Pennsylvania Gov. Tom Wolf announced a landmark agreement last week with seven major insurers to end prior authorization for medication-assisted treatment (MAT) for substance-use disorders (SUDs). Insurers also committed to including a comprehensive range of medications to treat SUDs on the lowest cost-sharing tier of a health plan's pharmacy benefit. The AMA is extremely pleased with this result.

"We have long advocated for the removal of prior authorization and other barriers to increase access to medication-assisted treatment for substance-use disorders," said AMA President-elect Patrice A. Harris, MD. "The leadership shown by the governor and his administration to reach this agreement should act as a call for all states to demonstrate that they support patients' access to care over needless administrative burdens."

The AMA and medical society efforts have included direct advocacy with key policymakers within the state, national-level advocacy with payers and national policymaking groups, and federal advocacy in support of removing barriers to high-quality, evidence-based care. Now that payers in Pennsylvania have recognized the importance of removing prior authorization and other barriers to MAT, the AMA will encourage payers in every state to show similar leadership.

"We commend the governor for his leadership in bringing together all major stakeholders in reaching this agreement," said Pennsylvania Medical Society President Theodore A. Christopher, MD, FACEP. "Today's agreement will bring much-needed certainty and clarity to physician practices when we are helping our patients access treatment for a substance-use disorder."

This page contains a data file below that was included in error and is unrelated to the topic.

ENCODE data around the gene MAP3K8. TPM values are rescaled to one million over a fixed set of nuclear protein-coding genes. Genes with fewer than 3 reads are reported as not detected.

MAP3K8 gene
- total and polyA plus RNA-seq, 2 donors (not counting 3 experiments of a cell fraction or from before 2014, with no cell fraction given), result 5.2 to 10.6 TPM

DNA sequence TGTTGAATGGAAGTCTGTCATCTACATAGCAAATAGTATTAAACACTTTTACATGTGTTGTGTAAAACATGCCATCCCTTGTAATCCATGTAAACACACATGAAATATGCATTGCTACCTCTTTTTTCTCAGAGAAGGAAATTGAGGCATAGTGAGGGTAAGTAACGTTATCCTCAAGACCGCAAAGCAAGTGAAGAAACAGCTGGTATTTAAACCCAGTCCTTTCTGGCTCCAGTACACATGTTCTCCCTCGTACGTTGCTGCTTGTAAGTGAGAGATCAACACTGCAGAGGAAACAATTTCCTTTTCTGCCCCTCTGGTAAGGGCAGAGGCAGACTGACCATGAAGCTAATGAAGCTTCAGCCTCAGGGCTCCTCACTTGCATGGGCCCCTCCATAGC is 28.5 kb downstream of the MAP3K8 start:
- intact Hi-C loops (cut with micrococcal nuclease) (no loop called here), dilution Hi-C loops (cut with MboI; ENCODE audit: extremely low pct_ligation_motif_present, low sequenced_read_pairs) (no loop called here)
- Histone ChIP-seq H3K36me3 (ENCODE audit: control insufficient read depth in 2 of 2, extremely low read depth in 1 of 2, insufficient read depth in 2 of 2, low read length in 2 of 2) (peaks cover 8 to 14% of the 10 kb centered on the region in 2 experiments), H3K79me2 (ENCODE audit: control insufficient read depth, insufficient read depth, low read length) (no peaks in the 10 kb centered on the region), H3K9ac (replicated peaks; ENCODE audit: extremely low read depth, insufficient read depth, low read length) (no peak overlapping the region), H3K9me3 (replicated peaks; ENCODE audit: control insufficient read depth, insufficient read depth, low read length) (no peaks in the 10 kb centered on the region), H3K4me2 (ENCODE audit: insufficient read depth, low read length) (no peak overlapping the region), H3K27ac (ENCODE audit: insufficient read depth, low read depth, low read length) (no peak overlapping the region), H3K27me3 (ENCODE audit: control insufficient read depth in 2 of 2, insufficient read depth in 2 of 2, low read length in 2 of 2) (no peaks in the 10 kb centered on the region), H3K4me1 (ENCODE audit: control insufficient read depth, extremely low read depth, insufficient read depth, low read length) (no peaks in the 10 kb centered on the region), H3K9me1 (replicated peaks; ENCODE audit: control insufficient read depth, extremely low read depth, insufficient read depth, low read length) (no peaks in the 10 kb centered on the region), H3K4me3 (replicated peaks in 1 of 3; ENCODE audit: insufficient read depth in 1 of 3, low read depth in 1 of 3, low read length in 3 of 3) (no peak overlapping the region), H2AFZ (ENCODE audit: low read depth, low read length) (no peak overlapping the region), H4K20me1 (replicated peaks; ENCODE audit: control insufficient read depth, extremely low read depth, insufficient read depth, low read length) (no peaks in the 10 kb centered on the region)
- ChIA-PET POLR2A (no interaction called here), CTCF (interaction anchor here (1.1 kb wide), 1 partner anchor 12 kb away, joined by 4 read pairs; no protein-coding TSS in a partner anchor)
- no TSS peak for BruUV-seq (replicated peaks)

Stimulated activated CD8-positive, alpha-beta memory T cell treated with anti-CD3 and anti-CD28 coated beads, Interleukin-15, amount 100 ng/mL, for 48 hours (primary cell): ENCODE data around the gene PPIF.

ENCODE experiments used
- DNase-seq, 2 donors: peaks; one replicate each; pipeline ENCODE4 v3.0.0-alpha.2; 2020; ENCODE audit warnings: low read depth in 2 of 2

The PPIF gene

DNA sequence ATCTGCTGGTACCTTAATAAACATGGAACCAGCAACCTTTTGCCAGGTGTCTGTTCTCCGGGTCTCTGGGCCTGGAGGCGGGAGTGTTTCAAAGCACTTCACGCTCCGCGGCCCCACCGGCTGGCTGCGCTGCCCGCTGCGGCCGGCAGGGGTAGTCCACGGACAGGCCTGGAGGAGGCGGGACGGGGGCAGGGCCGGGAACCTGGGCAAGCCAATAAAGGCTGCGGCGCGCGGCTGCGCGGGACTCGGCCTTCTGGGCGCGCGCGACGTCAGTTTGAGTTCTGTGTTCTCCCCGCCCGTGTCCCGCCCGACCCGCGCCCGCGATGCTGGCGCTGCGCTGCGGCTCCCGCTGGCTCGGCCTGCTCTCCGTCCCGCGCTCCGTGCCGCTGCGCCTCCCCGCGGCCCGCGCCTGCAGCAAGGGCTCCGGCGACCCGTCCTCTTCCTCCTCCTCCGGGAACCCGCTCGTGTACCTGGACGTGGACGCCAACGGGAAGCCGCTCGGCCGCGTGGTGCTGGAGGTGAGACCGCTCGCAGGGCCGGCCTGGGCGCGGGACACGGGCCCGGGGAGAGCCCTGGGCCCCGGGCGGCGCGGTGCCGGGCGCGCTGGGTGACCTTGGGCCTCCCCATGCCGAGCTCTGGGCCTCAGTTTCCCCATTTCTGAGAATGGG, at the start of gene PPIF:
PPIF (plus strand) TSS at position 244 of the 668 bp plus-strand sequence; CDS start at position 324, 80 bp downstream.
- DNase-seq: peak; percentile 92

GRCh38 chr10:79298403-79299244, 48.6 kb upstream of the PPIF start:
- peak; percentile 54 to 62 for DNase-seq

Prior authorization—sometimes called precertification or prior approval—is a process by which patients, physicians or other health care providers must obtain advance approval from a health plan to qualify for payment before a specific service or treatment is delivered to the patient. Applying prior authorization to patients with SUDs can have deadly consequences if patients are forced to delay care or have that care denied.

MAT is the evidence-based standard for treating people with opioid-use disorder to help sustain recovery and save lives. In the past year, nearly 15,000 physicians have become certified to provide MAT—a 42 percent increase nationwide.

To learn about the Pennsylvania Medical Society efforts to help reverse the epidemic, visit www.pamedsoc.org/OpioidResources.

To learn about the AMA's work to end the nation's opioid epidemic, visit www.end-opioid-epidemic.org.

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